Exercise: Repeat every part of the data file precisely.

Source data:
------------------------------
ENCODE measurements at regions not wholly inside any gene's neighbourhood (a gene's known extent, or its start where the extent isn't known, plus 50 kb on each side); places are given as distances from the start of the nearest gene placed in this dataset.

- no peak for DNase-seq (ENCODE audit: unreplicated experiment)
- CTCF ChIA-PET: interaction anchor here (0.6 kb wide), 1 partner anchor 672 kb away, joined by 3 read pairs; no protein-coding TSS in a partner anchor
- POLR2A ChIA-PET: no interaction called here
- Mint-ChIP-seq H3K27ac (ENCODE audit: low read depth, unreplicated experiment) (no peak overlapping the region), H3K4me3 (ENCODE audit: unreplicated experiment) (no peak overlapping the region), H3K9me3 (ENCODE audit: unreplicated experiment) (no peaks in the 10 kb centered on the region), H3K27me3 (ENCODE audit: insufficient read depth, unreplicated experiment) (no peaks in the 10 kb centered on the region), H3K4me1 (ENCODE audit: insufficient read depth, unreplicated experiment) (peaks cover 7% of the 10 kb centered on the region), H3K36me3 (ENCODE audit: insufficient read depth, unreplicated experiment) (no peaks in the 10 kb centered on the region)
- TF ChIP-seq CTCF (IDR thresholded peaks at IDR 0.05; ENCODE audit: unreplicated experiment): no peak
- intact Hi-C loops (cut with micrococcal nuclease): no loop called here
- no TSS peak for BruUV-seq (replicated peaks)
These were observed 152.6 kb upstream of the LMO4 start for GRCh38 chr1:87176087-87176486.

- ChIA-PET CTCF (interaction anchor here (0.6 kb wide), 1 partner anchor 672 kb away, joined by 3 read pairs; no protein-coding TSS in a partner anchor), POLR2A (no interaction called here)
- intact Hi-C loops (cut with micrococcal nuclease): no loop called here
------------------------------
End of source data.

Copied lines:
ENCODE measurements at regions not wholly inside any gene's neighbourhood (a gene's known extent, or its start where the extent isn't known, plus 50 kb on each side); places are given as distances from the start of the nearest gene placed in this dataset.

- no peak for DNase-seq (ENCODE audit: unreplicated experiment)
- CTCF ChIA-PET: interaction anchor here (0.6 kb wide), 1 partner anchor 672 kb away, joined by 3 read pairs; no protein-coding TSS in a partner anchor
- POLR2A ChIA-PET: no interaction called here
- Mint-ChIP-seq H3K27ac (ENCODE audit: low read depth, unreplicated experiment) (no peak overlapping the region), H3K4me3 (ENCODE audit: unreplicated experiment) (no peak overlapping the region), H3K9me3 (ENCODE audit: unreplicated experiment) (no peaks in the 10 kb centered on the region), H3K27me3 (ENCODE audit: insufficient read depth, unreplicated experiment) (no peaks in the 10 kb centered on the region), H3K4me1 (ENCODE audit: insufficient read depth, unreplicated experiment) (peaks cover 7% of the 10 kb centered on the region), H3K36me3 (ENCODE audit: insufficient read depth, unreplicated experiment) (no peaks in the 10 kb centered on the region)
- TF ChIP-seq CTCF (IDR thresholded peaks at IDR 0.05; ENCODE audit: unreplicated experiment): no peak
- intact Hi-C loops (cut with micrococcal nuclease): no loop called here
- no TSS peak for BruUV-seq (replicated peaks)
These were observed 152.6 kb upstream of the LMO4 start for GRCh38 chr1:87176087-87176486.

- ChIA-PET CTCF (interaction anchor here (0.6 kb wide), 1 partner anchor 672 kb away, joined by 3 read pairs; no protein-coding TSS in a partner anchor), POLR2A (no interaction called here)
- intact Hi-C loops (cut with micrococcal nuclease): no loop called here